I’m sure a lot of you believe that the Apple II and the Mac were firsts in their categories, but they weren’t. Yes, it’s true there were personal computers with graphical user interfaces before the Mac debuted in 1984. An early version of a GUI debuted in 1973 on the Xerox Alto, developed at their PARC labs. The now-forgotten Alto sported a bitmapped screen and a desktop metaphor.
Before the Mac, Apple introduced the high-end Lisa in 1983, but it was too expensive for the mainstream. I do recall, though, that it was, for a time, offered as an alternate front end for phototypesetting systems from Agfa Compugraphic. So the Mac was the less expensive product, but the one that spurred the desktop publishing revolution. The critics naturally branded the Mac a toy not meant for serious business use, at least until Microsoft’s imitation, Windows, came to dominate the PC landscape.
Now you may not realize it, but there were digital music players before the iPod arrived in 2001. The critics branded the iPod overpriced, and predicted Apple’s foray into consumer electronics was fated to fail. The only failures, however, were all those iPod killers that never gained much traction in the marketplace.
The launch of the 2007 iPhone may have represented a unique development for Apple’s customers. But the business world had been using a BlackBerry, with that infamous and awkward physical keyboard. But the first BlackBerry appeared in 1999, so Apple was eight years late, right?
But Apple took the time to get it right and make it consumer friendly. It wasn’t long before the competition struggled to build their iPhone killers. If you look at the designs of Android ahead of the iPhone, they were clearly inspired by BlackBerry, the one time standard bearer. As was brought out during a certain patent infringement trial in Northern California, Samsung’s designs also took on the look and feel of the iPhone when its success was assured. Before then, a Samsung smartphone was mostly a copy of a BlackBerry.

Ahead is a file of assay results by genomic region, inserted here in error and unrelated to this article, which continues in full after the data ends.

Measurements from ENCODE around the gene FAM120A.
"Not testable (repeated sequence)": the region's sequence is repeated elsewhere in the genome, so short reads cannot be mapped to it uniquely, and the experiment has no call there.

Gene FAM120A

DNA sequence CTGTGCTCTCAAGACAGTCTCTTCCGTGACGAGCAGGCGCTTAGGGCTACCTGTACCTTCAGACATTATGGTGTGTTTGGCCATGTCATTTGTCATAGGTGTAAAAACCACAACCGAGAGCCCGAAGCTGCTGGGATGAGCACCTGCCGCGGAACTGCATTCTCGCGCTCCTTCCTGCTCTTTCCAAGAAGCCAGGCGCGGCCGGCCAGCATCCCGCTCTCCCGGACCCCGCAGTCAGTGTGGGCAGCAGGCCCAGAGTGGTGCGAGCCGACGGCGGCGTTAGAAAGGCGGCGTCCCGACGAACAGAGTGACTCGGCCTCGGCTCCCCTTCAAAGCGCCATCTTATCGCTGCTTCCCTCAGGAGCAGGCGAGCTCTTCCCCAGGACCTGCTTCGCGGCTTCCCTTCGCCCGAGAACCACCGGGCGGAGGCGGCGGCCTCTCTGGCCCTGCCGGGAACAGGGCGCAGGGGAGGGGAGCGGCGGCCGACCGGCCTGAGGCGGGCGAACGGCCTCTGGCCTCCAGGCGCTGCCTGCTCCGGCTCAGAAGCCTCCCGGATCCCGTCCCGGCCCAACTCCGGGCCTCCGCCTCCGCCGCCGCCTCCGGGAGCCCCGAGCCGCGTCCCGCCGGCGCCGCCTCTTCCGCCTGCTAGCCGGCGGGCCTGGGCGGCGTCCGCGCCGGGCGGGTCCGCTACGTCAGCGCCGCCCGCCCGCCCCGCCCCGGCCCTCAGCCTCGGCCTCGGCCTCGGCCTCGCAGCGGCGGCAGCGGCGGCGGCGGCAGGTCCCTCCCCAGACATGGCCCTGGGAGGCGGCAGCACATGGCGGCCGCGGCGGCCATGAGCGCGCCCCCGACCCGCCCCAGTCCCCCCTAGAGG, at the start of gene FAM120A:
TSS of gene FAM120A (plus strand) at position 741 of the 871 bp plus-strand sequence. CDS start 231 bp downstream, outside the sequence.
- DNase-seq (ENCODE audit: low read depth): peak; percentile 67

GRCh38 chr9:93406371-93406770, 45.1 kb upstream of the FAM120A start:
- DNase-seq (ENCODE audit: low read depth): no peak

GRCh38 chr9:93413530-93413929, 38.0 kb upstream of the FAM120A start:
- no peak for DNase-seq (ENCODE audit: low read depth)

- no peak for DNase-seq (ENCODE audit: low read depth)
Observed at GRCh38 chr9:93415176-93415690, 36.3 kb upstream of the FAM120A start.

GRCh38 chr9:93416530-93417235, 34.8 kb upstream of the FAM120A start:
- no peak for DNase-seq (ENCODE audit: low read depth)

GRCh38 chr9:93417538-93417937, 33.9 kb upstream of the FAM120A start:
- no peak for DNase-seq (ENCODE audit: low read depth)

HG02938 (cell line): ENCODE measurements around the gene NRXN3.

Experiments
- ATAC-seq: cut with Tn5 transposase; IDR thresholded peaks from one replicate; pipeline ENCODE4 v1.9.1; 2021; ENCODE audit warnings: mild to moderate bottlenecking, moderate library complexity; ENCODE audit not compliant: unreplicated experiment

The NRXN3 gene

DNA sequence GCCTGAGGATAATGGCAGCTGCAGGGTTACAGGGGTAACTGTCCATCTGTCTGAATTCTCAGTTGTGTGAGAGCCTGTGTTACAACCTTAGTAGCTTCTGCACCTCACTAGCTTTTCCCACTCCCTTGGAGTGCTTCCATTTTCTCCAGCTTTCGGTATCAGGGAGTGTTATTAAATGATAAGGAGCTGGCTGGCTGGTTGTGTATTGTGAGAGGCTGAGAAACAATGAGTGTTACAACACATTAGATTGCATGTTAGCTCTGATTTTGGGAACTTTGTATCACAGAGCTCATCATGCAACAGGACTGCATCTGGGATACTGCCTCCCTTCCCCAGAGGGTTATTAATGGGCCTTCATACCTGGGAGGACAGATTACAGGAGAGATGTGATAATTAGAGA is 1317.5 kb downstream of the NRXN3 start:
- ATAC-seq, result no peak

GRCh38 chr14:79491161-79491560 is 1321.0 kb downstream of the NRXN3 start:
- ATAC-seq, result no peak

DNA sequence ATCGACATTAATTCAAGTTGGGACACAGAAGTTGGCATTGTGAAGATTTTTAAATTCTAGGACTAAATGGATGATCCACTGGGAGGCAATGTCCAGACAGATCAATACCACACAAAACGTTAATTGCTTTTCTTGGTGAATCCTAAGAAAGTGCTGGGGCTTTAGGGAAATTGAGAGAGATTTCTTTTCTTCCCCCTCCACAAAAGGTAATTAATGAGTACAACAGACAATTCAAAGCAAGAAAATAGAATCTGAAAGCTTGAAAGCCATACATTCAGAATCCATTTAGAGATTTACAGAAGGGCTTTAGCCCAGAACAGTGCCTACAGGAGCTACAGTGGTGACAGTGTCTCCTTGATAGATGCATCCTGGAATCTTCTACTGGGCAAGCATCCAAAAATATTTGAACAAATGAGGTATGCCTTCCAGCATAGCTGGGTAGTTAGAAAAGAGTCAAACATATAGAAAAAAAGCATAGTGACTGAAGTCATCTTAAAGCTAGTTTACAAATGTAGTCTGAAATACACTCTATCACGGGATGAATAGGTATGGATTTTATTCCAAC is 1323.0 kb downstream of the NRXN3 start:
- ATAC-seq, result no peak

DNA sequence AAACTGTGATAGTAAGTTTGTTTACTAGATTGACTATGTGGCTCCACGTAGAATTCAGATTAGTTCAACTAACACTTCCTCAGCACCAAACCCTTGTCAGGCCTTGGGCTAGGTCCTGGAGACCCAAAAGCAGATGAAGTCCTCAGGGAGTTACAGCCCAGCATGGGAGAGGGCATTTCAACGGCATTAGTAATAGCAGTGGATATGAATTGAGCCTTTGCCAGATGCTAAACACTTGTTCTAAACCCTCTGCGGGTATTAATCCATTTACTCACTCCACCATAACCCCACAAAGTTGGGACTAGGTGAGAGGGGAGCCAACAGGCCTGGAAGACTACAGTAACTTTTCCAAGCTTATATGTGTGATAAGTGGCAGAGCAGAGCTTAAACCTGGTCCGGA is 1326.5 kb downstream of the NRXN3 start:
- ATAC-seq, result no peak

For years, Microsoft touted the year of the tablet, but the year remained, for them, at some uncertain far future date. Most tablets were used by businesses, and they were thick, heavy, with clunky convertible touchscreens. These days, the typical Windows tablet is based on Intel’s reference Ultrabook design. The convertibles are just as clunky, but use thinner and lighter parts. Things really haven’t changed all that much, as Microsoft, even with the Surface 3, continues to pursue a failed vision.
When the iPad arrived in 2010, however, other companies took the hint and attempted to build their own imitations. At least Amazon’s tablets make sense as consumption/e-book reading devices sold at roughly cost. There doesn’t seem to be a valid economic model otherwise for selling gear with little or no profit.
But as you see, the iPad was definitely not first to market. This is quite typical of how Apple does things. They let others rush products to the stores often without long-range plans, or even considering if the products are even ready to put on sale. When Apple enters the game, it’s often with a daringly different product, one far more usable by regular people.
The forthcoming Apple Watch has also been sharply attacked for not being first to market. Since none of the existing so-called smartwatches has been a barn burner in terms of sales, does it really matter? If the Apple Watch becomes the gadget that defines the market, you will see Samsung and other companies attempt in typically awkward ways to come up with a scheme that marries a gadget and a piece of jewelry. If the past is a guide, they might get some traction with Apple Watch killers by selling the wanna-be gear more cheaply. Instead of 18 karat gold, maybe there will be a 14 karat gold Samsung.
You get the picture.
When it comes to the iPhone 6 and iPhone 6 Plus, the main criticisms were, once again, that Apple was late to the party with larger displays. But that hasn’t stopped iPhone sales from mostly exceeding expectations. Initial sales of 10 million units for the first weekend is particularly impressive, considering that the iPhone 6 Plus remains in unusually short supply. Sure Tim Cook’s response, saying they could have sold more if they had more to sell, is nothing new. It often takes a few weeks for Apple’s contract factories to ramp up the production lines, and increase yields, particularly for new display hardware and assembly schemes.
You can argue till the end of time why Apple stayed in the 4-inch zone for four years, but the new displays are getting high marks for clarity, brightness, color accuracy and maximum viewing angles. Battery life seems pretty good, particularly on the iPhone 6 Plus; well, a certain New York Times blogger suggested otherwise, but that’s nothing to take seriously.
And, by the way, fingerprint sensors were also there before Touch ID appeared on the iPhone 5s. Indeed, the company Apple bought to develop them, AuthenTec, used to supply that technology to other companies. Siri also existed before the iPhone 4s appeared.
Do I need to say any more about this endless argument?